All right. Confession time. I did some roleplaying recently. And I liked it.
Well, of course, the first question (after the obligatory "What the --?") becomes "How did this come about?" Even I didn't really see it coming. Most of my peer group are boardgamers at heart. I myself had given up on role-playing years ago (time slips away, but I think it was in the 90's that I gave up). Our group had hit a point where we didn't meet very often (we shot for once every three weeks and failed to meet even that requirement at times), and a point where we were so individualized in our role-playing that we spent a lot of time working out private details of the adventure with the GM in closed door meetings. And whoever was not in those meetings was out in the living room, waiting.
I came to realize that boardgaming scratched my particular gaming itch much more effectively than roleplaying. I felt that I was spending the first part of every roleplaying session catching up because we met so irregularly and the second half waiting while this person or that person went off by themselves. With a boardgame, you all sat at the table and played. No delay, minimal waiting (especially with the innovations going on in boardgaming at the time where players had very little "down time"), and no consistency problems. Every boardgaming session was unique and was (optimally) completed in one sitting. So I dropped roleplaying and honestly wondered if I would ever come back to it.
Fast forward to 2011. My friend TJ and I had been playing boardgames for a few years. He had come into our gaming circle through the podcast and his great personality and willingness to play anything meant that he had quickly become a regular gaming partner. As I said, TJ would play anything. He still has his CCG's. He has the most complete collection of Up Front cards that I have ever seen (do you have that desktop published set of cards that "corrects" the Italians? I didn't think so!). He plays Descent and Hive and EastFront and Hannibal. After we had played a number of board games together and had set a regular playing schedule for a few months, he broached the subject of roleplaying.
He had his own issues with roleplaying. I think they mostly stemmed from roleplaying's dependence on the people with whom you play. One of roleplaying's major weaknesses is that every group has its unique flavor. It is very easy to fall into a really bad roleplaying game. TJ had decided that if he were to try roleplaying again, Joe (formerly Friend of the Show Joe), Tom the Tinker (another player TJ was playing with regularly) and I would be the guys he thought would have the right attitude and demeanor for such an endeavor. I responded with as tepid a "maybe" as I could safely muster. I was careful not to say "yes" and honestly thought it sounded like one of the pipe dreams where, if you wait long enough, it would just go away.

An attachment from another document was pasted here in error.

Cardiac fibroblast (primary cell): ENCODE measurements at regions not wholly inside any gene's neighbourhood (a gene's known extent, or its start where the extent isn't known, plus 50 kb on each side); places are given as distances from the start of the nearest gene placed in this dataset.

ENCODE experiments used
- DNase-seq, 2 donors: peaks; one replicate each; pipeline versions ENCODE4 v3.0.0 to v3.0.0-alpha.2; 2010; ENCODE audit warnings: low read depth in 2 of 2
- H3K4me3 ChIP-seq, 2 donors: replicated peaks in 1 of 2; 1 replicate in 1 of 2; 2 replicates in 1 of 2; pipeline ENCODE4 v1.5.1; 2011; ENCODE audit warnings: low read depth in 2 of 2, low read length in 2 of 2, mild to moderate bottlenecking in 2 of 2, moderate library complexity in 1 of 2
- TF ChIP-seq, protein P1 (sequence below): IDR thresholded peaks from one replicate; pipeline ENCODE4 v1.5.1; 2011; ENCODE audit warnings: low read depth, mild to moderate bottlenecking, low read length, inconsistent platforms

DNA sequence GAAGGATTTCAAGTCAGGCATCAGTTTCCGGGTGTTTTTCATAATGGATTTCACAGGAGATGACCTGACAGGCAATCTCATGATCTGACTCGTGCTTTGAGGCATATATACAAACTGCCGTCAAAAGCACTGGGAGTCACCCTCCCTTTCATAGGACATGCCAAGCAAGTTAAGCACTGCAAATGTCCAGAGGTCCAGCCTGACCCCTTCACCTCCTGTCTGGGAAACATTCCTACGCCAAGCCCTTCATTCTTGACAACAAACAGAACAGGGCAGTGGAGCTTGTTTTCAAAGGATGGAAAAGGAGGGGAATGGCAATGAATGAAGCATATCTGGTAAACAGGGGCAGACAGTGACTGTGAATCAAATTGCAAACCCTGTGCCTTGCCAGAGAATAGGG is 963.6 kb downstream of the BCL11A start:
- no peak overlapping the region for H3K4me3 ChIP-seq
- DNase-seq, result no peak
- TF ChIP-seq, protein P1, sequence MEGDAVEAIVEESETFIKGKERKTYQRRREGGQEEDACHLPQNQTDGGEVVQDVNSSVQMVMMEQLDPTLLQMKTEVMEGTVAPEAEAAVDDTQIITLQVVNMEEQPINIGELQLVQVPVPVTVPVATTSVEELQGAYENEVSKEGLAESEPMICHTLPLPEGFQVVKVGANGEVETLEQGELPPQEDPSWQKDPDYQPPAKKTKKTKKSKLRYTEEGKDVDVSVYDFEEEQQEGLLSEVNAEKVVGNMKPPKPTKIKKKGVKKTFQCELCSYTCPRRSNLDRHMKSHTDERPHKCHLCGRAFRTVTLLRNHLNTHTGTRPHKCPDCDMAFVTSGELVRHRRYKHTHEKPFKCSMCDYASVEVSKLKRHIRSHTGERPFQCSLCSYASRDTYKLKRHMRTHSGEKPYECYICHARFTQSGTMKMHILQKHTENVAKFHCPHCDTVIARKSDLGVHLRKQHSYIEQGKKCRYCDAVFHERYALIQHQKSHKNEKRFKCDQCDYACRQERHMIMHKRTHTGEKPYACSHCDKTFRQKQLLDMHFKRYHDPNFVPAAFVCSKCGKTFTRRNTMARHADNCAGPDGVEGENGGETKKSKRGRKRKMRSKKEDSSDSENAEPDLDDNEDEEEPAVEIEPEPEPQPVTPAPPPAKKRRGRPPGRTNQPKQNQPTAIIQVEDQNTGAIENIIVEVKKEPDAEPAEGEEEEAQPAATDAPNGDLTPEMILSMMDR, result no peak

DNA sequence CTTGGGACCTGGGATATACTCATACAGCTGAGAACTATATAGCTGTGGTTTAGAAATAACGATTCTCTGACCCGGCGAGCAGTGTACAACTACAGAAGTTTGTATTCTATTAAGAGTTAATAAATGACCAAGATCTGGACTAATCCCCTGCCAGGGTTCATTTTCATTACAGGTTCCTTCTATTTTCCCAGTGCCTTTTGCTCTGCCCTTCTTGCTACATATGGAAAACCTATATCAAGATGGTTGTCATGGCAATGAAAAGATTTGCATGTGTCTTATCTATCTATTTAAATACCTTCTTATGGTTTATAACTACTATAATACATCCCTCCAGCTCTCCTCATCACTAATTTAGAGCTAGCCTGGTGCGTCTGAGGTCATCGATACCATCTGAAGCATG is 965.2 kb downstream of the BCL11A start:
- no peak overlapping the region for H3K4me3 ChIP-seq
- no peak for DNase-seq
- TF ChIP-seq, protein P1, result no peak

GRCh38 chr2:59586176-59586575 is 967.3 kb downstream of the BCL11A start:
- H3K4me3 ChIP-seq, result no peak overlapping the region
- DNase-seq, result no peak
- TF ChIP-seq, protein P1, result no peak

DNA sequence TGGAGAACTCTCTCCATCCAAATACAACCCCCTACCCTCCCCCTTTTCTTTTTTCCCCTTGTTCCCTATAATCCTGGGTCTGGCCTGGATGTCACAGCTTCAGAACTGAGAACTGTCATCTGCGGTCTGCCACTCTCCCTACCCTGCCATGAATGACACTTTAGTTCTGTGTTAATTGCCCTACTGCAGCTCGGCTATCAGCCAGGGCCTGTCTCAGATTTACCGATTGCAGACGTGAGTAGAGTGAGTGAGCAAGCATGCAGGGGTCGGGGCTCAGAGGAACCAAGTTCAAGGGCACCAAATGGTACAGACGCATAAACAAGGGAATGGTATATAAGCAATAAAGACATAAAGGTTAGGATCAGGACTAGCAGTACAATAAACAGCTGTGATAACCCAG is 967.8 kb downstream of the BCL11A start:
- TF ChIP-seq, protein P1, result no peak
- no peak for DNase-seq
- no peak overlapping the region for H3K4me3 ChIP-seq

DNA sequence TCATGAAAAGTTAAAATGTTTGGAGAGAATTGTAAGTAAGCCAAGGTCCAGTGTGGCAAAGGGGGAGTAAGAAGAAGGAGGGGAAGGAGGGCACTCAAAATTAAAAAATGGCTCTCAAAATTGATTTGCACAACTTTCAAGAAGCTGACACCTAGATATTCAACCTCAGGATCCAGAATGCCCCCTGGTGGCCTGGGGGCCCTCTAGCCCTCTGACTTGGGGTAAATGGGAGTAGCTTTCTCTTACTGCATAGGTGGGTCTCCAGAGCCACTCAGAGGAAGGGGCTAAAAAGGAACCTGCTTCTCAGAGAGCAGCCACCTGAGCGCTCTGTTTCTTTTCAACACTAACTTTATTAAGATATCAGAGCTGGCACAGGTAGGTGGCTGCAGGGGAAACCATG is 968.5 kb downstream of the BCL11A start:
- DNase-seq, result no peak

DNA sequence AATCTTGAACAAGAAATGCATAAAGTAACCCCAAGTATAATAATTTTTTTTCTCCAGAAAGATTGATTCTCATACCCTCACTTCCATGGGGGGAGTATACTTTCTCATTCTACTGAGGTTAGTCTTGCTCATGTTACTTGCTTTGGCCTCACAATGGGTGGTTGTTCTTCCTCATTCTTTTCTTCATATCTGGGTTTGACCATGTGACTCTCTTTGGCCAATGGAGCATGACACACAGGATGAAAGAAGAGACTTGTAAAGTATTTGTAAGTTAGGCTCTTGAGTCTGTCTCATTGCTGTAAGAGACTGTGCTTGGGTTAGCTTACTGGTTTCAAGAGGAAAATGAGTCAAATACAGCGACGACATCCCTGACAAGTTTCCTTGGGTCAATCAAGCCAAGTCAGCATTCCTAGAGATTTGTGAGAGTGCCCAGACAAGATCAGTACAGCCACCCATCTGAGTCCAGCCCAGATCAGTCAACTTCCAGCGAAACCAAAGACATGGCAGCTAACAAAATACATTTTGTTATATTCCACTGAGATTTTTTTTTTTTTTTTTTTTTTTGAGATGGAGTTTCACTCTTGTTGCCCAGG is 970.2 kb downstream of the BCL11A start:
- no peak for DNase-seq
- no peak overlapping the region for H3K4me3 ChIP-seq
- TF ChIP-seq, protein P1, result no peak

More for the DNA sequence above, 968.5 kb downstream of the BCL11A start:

But it didn't. TJ kept bringing it up. He brought it up with the others and they tentatively said "yes." We spoke about it at Prezcon and Joe and I rode home from the con together and discussed character ideas. This just might happen.
Of course, as you can see from the regularity of my schedule in posting, it was hard to arrange a time where we could all meet. We had a number of delays. Some were from dragging feet in character design. Others were from things like coaching soccer getting in the way of scheduling. Finally, after a number of emails and a couple of false starts, we locked our schedules in for mid-May to mid-June. Three sessions in two week intervals. And after much prompting from Joe, I half-heartedly designed my character, a part-thief, part shepherd named Oswald. He would be the party's scout and "thief" (don't worry, I won't tell you a "character story," but there was this one time...)
We played that first night. And...
I had a good time.